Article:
Unfair dismissal in health and safety

Protection from dismissal

Section 100  and Section 44 of the Employment Rights Act 1996 give you protection from dismissal for health and safety reasons. The EU Workplace Health and Safety Directive (89/391/EEC)  sets out general principles on measures to protect the safety and health of workers while at work.

If you are dismissed for health and safety reasons, it would be an automatically unfair dismissal. Agency workers or self-employed consultants do not qualify.

S100 says that you will be automatically unfairly dismissed if your employer dismisses you (or selects you for redundancy when others in similar circumstances are not selected) for any one the following reasons;

  • You carried out or proposed to carry out any activities which you were appointed to carry out by their employer, in connection with preventing or reducing risks to health and safety at work.
  • You performed or proposed to perform any functions that you have been given as an acknowledged health and safety representative or committee member.
  • In a situation where there was no health and safety representative or committee, you brought a concern about circumstances at work which you reasonably believed were harmful to health or safety;
  • In a situation of serious and imminent danger which you could not reasonably be expected to avert, leave or propose to leave the workplace or any dangerous part of it.
  • In a situation of serious and imminent danger you refuse to return to the workplace.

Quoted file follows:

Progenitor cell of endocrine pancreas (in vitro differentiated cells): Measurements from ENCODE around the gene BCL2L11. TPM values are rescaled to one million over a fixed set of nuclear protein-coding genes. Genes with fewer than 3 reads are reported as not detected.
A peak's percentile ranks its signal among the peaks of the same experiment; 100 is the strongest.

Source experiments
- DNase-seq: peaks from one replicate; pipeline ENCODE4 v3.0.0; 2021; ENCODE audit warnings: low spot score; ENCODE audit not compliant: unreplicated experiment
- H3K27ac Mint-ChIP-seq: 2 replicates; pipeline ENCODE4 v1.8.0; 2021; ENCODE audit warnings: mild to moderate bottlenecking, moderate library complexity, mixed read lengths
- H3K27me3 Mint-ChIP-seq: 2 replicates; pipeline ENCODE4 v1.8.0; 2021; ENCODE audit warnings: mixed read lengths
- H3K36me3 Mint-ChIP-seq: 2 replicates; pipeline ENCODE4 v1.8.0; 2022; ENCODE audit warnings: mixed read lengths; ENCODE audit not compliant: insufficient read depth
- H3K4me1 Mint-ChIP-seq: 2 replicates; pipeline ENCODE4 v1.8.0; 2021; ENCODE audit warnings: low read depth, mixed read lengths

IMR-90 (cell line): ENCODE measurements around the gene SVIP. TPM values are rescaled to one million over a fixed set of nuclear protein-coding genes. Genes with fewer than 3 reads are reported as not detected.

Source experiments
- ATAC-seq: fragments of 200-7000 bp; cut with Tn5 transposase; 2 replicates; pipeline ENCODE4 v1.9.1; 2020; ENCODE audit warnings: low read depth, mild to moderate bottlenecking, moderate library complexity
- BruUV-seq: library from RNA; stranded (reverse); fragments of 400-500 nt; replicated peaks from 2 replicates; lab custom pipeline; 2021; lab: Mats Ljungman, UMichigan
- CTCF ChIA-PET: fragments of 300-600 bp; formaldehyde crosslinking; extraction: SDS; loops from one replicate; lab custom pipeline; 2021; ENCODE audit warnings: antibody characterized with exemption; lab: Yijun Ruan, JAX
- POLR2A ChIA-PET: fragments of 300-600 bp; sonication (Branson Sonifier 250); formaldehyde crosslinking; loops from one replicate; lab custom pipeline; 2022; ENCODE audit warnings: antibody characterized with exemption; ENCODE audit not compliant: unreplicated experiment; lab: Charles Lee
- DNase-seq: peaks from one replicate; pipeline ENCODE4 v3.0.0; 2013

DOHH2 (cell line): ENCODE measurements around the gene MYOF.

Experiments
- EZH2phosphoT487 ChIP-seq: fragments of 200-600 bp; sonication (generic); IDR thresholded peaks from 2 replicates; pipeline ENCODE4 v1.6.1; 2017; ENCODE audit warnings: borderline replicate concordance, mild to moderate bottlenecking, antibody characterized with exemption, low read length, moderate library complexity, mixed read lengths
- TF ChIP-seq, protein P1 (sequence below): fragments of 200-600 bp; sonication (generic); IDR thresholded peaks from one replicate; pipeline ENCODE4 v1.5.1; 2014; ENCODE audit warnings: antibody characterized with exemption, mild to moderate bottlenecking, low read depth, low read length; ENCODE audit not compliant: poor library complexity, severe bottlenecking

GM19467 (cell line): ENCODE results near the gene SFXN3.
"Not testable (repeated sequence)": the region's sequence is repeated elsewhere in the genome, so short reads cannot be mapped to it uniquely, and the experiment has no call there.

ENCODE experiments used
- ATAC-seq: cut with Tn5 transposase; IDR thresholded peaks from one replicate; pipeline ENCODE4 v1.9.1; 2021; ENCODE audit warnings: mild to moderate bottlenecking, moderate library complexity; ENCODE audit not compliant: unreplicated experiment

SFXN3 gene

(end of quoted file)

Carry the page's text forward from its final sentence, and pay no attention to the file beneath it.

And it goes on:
• In circumstances of danger which you reasonably believe to be serious and imminent, you take or propose to take appropriate steps to protect yourself and other people from the danger.
  • It is also unlawful for your employer to subject you to any other detrimental treatment on any of these grounds. This means that even if you are not dismissed, but treated badly under any of these grounds, you will have a claim in the employment tribunal.

Resources available

Grievance cover   cilinniesaysebook121515b   Schedule of loss cover   Employee Rep cover 1   Health and safety dismissal cover

Resources available

How to win your workplace personal injury claim

How to prepare a discrimination schedule of loss for the employment tribunal

How to write a grievance about discrimination at work

How to use the discrimination questions procedure

Disciplinary action and capability

Health and Safety Dismissal

Surviving Capability and Performance Management

Employee Representative Guide for non-union workplaces



Legal protection

The law gives two types protection;


  1. Employees whose role includes designated health and safety duties, fopr example safety officers and fire marshals as well as those who represent their colleagues on health and safety. If you fall into this category, you are entitled to minimum compensation, regardless of your actual losses.
  1. All employees including;
  • those who are involved in the election of health and safety representatives
  • those who bring harmful or potentially harmful situations to their employer’s attention,
  • those who walk out or refuse to return to work in certain circumstances, those who take certain steps to protect themselves or others in the face of imminent danger